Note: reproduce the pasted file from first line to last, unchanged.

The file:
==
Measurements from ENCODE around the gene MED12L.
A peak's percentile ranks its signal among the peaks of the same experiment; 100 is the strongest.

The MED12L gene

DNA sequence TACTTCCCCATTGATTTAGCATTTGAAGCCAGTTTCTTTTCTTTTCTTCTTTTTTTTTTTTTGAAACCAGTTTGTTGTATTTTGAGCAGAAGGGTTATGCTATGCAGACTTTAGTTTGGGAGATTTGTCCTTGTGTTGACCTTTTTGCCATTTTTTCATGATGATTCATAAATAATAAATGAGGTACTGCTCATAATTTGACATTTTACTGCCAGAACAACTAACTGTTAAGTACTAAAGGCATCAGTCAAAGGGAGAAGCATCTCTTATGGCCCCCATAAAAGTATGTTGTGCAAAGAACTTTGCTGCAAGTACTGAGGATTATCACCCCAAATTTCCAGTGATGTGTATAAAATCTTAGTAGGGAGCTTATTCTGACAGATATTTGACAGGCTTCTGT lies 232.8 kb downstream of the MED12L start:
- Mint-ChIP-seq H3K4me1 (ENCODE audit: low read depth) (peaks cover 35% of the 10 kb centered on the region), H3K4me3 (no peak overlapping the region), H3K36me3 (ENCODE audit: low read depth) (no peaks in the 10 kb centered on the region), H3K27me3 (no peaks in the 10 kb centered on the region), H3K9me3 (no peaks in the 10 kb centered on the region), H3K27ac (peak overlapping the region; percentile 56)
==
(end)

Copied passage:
Measurements from ENCODE around the gene MED12L.
A peak's percentile ranks its signal among the peaks of the same experiment; 100 is the strongest.

The MED12L gene

DNA sequence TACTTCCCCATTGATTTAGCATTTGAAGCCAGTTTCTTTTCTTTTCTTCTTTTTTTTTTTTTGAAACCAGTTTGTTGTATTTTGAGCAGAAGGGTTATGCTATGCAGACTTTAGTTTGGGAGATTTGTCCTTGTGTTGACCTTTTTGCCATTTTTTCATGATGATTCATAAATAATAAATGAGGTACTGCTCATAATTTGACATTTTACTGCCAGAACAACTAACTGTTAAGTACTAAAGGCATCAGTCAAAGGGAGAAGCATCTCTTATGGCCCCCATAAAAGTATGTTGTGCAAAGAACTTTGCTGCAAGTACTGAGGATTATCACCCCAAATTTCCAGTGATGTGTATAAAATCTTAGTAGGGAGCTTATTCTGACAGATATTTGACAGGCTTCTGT lies 232.8 kb downstream of the MED12L start:
- Mint-ChIP-seq H3K4me1 (ENCODE audit: low read depth) (peaks cover 35% of the 10 kb centered on the region), H3K4me3 (no peak overlapping the region), H3K36me3 (ENCODE audit: low read depth) (no peaks in the 10 kb centered on the region), H3K27me3 (no peaks in the 10 kb centered on the region), H3K9me3 (no peaks in the 10 kb centered on the region), H3K27ac (peak overlapping the region; percentile 56)